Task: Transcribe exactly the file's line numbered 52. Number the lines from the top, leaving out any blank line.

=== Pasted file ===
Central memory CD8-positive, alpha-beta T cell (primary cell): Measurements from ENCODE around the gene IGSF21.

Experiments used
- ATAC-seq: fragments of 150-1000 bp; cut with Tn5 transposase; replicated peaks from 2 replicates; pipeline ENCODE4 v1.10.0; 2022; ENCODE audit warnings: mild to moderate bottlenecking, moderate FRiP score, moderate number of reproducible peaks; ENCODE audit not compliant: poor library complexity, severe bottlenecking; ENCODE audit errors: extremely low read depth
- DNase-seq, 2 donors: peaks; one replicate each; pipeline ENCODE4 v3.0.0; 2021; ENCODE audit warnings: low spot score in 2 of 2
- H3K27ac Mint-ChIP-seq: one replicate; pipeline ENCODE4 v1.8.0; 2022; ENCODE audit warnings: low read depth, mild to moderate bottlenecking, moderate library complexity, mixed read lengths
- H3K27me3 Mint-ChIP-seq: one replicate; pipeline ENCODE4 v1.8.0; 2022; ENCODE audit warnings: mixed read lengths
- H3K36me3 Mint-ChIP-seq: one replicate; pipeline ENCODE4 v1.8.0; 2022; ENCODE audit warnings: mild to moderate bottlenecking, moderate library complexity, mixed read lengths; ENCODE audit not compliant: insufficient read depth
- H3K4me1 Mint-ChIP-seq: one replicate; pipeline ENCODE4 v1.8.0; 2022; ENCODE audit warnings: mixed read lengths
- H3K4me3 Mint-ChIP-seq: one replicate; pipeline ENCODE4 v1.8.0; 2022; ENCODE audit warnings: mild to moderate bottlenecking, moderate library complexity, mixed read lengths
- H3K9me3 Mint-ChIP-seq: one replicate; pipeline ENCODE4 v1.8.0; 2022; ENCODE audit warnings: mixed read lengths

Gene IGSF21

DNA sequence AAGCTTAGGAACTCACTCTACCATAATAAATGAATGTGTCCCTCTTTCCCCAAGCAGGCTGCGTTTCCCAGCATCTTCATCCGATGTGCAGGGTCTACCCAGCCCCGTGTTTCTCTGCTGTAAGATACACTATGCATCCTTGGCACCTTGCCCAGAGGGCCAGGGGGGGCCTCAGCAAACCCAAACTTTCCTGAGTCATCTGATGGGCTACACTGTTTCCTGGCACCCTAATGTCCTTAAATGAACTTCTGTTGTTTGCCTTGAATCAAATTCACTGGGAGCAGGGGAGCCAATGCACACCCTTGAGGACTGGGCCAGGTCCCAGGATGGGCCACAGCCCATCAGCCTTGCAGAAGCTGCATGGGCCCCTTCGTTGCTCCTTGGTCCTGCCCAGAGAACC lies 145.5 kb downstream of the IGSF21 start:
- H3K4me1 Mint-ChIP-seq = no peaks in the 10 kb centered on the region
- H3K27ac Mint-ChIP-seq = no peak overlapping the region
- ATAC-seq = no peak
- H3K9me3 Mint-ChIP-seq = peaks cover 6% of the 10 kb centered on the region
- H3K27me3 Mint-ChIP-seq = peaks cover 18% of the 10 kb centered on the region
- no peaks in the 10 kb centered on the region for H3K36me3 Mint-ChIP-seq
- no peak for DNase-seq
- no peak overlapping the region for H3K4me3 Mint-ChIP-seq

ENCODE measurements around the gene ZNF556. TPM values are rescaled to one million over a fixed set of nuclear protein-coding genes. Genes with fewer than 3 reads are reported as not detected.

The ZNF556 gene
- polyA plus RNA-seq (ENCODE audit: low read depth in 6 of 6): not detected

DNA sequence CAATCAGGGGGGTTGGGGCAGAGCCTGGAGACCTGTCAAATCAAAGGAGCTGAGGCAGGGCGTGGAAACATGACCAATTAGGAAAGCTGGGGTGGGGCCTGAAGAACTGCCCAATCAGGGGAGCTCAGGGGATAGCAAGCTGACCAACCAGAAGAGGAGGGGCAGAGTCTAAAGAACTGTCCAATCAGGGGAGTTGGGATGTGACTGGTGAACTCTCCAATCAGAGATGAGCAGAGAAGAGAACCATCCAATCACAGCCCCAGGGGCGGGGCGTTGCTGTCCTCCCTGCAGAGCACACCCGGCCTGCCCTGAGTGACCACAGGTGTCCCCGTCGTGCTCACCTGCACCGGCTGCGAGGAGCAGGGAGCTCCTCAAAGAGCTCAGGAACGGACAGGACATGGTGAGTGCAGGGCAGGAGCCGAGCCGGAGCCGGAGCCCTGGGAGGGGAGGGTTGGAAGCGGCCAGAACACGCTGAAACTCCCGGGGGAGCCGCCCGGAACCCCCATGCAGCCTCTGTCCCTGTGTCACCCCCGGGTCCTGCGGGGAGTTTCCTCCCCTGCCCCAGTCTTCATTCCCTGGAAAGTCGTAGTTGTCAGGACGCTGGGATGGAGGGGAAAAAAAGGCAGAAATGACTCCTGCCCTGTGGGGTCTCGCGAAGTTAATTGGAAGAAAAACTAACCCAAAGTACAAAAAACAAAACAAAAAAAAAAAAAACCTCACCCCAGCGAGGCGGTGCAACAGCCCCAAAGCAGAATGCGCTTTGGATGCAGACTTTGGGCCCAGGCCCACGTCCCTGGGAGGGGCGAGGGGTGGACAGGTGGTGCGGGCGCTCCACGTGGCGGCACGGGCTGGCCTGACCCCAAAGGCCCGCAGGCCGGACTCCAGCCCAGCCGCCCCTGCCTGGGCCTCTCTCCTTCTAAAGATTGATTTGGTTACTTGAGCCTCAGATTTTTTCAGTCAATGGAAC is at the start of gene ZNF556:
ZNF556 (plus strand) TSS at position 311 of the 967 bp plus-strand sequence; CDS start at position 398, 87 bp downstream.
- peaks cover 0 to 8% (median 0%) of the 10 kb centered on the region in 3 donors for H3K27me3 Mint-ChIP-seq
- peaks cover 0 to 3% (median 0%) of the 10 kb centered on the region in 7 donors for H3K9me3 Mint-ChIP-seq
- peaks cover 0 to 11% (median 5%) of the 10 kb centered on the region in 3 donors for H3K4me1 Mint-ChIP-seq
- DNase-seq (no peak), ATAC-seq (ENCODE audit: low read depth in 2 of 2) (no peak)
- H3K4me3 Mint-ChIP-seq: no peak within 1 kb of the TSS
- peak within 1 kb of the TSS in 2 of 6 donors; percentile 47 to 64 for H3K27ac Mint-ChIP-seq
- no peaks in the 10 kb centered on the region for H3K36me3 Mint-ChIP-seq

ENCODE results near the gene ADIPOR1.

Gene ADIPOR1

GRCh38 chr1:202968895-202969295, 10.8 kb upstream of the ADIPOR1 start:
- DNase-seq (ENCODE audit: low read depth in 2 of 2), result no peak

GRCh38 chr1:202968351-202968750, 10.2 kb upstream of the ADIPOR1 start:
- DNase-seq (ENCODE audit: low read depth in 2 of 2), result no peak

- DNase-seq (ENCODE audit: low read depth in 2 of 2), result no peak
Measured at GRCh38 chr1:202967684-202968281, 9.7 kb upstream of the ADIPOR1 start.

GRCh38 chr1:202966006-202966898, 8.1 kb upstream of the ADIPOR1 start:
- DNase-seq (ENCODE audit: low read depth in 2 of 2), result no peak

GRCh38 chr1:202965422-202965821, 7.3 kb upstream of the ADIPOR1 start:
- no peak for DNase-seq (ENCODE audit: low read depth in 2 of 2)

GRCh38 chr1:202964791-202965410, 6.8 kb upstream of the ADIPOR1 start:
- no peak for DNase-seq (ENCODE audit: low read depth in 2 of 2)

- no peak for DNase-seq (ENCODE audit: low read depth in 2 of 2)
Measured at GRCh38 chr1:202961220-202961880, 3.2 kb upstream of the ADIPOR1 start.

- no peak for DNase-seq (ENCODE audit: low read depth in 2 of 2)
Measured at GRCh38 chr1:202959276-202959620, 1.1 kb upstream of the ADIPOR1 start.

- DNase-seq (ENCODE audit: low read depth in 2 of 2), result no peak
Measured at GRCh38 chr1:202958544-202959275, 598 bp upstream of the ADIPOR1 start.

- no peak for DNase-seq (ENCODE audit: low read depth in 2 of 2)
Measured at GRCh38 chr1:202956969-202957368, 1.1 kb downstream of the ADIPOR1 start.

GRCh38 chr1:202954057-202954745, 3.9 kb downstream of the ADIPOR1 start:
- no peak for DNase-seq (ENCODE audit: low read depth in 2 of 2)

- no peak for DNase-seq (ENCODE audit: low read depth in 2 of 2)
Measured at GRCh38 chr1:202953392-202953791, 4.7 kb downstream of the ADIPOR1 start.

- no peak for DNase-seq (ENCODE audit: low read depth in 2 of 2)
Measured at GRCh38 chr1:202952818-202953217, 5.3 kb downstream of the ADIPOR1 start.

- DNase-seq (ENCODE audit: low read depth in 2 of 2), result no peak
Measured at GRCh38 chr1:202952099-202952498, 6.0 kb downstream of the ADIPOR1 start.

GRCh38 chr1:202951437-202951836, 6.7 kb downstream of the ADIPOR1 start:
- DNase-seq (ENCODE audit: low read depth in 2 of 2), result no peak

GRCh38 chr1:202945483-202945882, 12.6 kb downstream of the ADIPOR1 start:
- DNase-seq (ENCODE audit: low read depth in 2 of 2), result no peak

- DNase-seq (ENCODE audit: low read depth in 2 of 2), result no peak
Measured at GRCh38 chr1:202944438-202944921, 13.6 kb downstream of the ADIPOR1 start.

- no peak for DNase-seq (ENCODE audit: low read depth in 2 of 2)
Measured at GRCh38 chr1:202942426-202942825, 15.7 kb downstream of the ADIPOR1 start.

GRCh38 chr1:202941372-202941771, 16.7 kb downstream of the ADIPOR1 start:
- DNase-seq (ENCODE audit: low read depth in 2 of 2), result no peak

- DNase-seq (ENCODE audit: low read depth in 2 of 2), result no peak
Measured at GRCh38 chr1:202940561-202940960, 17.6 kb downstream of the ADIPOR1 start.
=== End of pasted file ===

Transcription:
Measured at GRCh38 chr1:202958544-202959275, 598 bp upstream of the ADIPOR1 start.